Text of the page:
The Effects of the Principal Arts, Trades, and Professions, and of Civic States and Habits of Living, on Health and Longevity: With a Particular Reference to the Trades and Manufacturers of Leeds, and Suggestions for the Removal of Many of the Agents, which Produce Diseases, and Shorten the Duration of Life. From the London Ed., with Improvements

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Porter, 1831 - 180 páginas
 

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Página 45 - The untimely labour of the night, and the protracted labour of the day, with respect to children, not only tends to diminish future expectations as to the general sum of life and industry, by impairing the strength and destroying the vital stamina of the rising generation, but it too often gives encouragement to idleness, extravagance and profligacy in the parents, who, contrary to the order of nature, subsist by the oppression of their offspring.
Página 85 - ... cheerfulness and colour, but these appearances rarely survive the age of manhood. Cuvier closes an eloquent description of animal existence and change, with the conclusion that
Página 8 - Slaughtermen, their wives, and their errand-boys, almost all eat fresh-cooked meat at least twice a-day. They are plump and rosy. They are, generally, also cheerful and good-natured, neither does their bloody occupation, nor their beef-eating, render them savage, as some theorists pretend, and even as the English law presumes.
Página 45 - ... years of age, roused from their beds at an early hour, hurried to the mills and kept there, with an interval of only forty minutes, till a late hour at night: kept, moreover, in an atmosphere impure, not only as the air of a town, not only defective in ventilation, but as loaded also with noxious dust. Health!
Página 85 - The father is anxious about his trade or his family, the mother is solicitous about her children. Each has little taste for recreation or amusement. . . . The various disorders, generally known under the name of indigestion, disorders dependent on a want of circulation of blood through the bowels, biliary derangements, constipation and headache, are well known to be the general attendants on trade, closely pursued. Indeed, in almost every individual, this absorbing principle produces one or other...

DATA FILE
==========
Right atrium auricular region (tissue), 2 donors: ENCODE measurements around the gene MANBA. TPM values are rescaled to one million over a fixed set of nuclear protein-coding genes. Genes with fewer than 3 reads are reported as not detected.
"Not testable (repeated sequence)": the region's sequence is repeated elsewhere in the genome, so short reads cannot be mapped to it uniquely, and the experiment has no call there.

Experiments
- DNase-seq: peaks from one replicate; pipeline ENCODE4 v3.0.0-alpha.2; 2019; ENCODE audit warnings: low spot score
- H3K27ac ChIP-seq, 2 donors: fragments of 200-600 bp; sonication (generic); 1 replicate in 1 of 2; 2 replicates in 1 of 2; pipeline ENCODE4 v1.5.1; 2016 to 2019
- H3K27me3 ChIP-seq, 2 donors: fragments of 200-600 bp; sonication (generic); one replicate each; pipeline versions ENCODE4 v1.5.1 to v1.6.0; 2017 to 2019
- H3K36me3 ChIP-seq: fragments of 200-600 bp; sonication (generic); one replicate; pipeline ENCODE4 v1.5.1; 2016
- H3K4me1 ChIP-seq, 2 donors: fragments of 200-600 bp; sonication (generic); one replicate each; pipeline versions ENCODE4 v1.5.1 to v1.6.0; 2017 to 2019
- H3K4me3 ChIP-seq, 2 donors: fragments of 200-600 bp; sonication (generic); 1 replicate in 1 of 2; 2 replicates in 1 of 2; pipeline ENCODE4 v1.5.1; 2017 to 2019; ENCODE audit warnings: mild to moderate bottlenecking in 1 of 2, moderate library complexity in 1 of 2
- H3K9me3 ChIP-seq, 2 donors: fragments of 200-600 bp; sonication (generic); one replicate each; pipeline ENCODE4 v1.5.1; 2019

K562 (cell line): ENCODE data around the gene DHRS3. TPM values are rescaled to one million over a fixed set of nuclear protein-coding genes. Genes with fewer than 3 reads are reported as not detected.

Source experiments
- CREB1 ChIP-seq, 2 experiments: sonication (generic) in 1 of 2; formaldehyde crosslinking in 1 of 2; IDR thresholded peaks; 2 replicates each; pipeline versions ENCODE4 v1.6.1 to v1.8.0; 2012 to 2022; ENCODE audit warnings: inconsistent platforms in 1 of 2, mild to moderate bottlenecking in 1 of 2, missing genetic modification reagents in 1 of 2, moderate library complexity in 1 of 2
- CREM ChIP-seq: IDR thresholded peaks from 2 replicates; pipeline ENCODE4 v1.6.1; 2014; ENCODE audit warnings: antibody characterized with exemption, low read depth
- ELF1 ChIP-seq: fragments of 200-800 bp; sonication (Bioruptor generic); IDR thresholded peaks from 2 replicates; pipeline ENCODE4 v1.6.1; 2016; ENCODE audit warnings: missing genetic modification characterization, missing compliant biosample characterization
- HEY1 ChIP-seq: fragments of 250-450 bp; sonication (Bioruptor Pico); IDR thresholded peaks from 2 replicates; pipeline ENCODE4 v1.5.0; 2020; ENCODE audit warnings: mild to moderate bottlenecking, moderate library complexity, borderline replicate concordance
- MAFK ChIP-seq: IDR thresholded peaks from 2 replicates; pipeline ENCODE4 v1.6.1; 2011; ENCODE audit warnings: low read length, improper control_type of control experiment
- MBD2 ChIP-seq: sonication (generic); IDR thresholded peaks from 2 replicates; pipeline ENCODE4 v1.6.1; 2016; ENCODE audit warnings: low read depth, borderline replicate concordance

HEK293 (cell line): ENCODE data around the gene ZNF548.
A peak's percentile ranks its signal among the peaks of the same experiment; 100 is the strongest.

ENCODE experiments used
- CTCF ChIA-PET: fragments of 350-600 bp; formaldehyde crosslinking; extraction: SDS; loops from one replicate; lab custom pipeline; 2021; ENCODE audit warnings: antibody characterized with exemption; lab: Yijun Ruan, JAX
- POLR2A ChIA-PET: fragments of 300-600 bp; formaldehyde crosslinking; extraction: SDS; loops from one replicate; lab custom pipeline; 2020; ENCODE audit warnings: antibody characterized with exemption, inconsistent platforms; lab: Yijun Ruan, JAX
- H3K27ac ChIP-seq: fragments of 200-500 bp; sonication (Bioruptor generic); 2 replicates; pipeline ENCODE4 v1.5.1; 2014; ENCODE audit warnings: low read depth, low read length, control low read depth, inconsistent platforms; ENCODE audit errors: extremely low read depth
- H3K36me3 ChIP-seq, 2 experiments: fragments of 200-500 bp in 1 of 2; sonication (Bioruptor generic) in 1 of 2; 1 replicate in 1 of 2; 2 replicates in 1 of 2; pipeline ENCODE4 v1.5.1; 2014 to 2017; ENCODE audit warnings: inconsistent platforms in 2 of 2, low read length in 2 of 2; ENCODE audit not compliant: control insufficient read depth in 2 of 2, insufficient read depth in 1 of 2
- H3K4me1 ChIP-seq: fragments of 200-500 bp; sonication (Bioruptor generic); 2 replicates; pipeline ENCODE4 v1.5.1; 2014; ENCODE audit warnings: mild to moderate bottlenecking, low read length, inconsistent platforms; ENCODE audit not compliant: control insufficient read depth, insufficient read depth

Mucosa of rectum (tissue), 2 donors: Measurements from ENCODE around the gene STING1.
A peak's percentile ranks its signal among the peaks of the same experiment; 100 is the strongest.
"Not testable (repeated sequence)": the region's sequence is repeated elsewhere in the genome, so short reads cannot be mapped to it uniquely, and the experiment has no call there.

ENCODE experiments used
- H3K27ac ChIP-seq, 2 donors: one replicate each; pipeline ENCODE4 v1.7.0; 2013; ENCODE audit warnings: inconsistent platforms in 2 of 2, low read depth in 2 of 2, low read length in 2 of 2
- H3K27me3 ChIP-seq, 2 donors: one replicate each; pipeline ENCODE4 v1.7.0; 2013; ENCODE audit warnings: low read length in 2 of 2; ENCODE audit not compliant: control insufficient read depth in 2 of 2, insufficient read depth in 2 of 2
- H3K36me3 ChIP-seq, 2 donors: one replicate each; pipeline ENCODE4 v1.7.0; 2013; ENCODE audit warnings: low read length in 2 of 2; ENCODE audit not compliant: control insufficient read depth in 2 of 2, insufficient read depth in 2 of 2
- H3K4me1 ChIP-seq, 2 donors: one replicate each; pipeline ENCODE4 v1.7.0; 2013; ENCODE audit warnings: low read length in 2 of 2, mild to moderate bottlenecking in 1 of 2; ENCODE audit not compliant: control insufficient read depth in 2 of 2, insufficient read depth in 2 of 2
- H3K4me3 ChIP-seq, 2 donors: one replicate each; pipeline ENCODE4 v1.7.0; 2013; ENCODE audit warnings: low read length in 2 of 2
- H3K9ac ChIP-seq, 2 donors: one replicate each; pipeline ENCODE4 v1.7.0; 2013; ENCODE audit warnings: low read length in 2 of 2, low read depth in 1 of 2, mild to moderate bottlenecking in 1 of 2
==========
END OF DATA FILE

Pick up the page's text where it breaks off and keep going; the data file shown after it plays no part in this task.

Página 103 - Almost unpeopling water, air, and land ; Beasts, fishes, birds, snails, caterpillars, flies Were laid full low by his relentless hand, That oft with gory crimson was distain'd : He many a dog destroy'd, and many a cat ; Of fleas his bed, of frogs the marshes drain'd, Could tellen if a mite were lean or fat, And read a lecture o'er the entrails of a gnat.
Página 46 - This abridgment was promptly adopted at other mills. Five minutes led to ten. It was found also that breakfast and " drinking" (afternoon meal) might be taken while the people were at work. Time was thus saved; more work was done; and the manufactured article consequently could be offered at a less price.
Página 5 - Myself and my pupils have personally and carefully inspected the state of the artizans in most kinds of manufacture, examined the agencies believed to be injurious, conversed on the subject with masters, overlookers, and the more intelligent workmen, and obtained many tables illustrating the character of the disorders prevalent in the several kinds of employ. From these sources collectively, I have drawn up statements, which, though avowedly imperfect, must, I conceive, approach to the truth.
Página 16 - It is apparent, even from observing only the expression of countenance, the complexion, and the gait, that the functions of the stomach and the heart are greatly impaired, even in those who consider themselves well. We see no plump and rosy tailors; none of fine form and strong muscle. The spine is generally curved...
Página 4 - But Ripon being subject in a degree at least to the evils of a town, we are required to compare the mortality at Leeds with that of an agricultural district, where the people and their habitations are not crowded. Pickering Lythe returned in 1821 a population of 15,232, and the number of burials 205; one death consequently in 74 persons. Taking, then, the mortality at Pickering Lythe as the natural one, there was an excess of 321 deaths in the borough of Leeds during the year 1821. And allowing for...

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